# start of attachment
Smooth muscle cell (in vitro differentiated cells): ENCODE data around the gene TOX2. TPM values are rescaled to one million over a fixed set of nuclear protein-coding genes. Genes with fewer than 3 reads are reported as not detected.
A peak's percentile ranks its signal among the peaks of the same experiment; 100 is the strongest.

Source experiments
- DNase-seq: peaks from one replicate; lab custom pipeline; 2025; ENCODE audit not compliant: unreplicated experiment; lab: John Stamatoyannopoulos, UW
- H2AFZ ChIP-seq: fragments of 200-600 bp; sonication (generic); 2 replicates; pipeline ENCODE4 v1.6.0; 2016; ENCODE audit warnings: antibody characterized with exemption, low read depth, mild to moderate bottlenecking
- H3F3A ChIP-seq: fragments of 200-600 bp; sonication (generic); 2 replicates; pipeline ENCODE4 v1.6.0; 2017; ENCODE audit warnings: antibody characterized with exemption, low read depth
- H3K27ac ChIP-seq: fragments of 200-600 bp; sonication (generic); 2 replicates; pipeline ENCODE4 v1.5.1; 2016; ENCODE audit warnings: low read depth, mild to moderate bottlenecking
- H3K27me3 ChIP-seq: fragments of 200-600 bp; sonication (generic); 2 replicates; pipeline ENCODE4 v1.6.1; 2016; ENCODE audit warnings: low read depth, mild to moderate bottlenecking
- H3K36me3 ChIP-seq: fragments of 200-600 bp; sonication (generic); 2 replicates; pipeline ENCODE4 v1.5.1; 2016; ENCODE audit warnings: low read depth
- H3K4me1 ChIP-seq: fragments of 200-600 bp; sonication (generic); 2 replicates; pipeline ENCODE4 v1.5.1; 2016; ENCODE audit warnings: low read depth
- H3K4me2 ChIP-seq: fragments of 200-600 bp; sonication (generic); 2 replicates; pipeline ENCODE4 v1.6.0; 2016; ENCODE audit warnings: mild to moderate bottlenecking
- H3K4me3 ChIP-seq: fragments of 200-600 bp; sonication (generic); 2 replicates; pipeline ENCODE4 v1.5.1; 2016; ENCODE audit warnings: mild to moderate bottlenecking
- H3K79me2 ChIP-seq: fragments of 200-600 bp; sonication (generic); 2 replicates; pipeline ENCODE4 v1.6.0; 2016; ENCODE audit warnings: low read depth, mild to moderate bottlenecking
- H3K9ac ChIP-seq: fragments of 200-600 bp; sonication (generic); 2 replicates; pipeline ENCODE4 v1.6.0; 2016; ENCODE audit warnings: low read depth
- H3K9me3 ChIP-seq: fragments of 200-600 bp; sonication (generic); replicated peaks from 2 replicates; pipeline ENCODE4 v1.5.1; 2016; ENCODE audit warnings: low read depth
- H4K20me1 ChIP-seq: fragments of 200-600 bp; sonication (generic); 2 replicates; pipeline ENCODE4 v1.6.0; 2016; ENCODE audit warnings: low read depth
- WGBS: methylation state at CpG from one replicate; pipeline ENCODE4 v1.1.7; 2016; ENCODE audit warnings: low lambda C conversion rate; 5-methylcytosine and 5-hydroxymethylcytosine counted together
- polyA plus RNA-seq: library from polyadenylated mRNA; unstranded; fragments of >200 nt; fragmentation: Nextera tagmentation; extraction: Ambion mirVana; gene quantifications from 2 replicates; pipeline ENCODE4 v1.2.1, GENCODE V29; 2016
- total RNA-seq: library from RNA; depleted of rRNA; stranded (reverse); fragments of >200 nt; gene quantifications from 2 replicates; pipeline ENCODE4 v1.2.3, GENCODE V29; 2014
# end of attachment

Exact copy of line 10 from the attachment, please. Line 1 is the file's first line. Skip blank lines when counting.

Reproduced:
- H3K4me1 ChIP-seq: fragments of 200-600 bp; sonication (generic); 2 replicates; pipeline ENCODE4 v1.5.1; 2016; ENCODE audit warnings: low read depth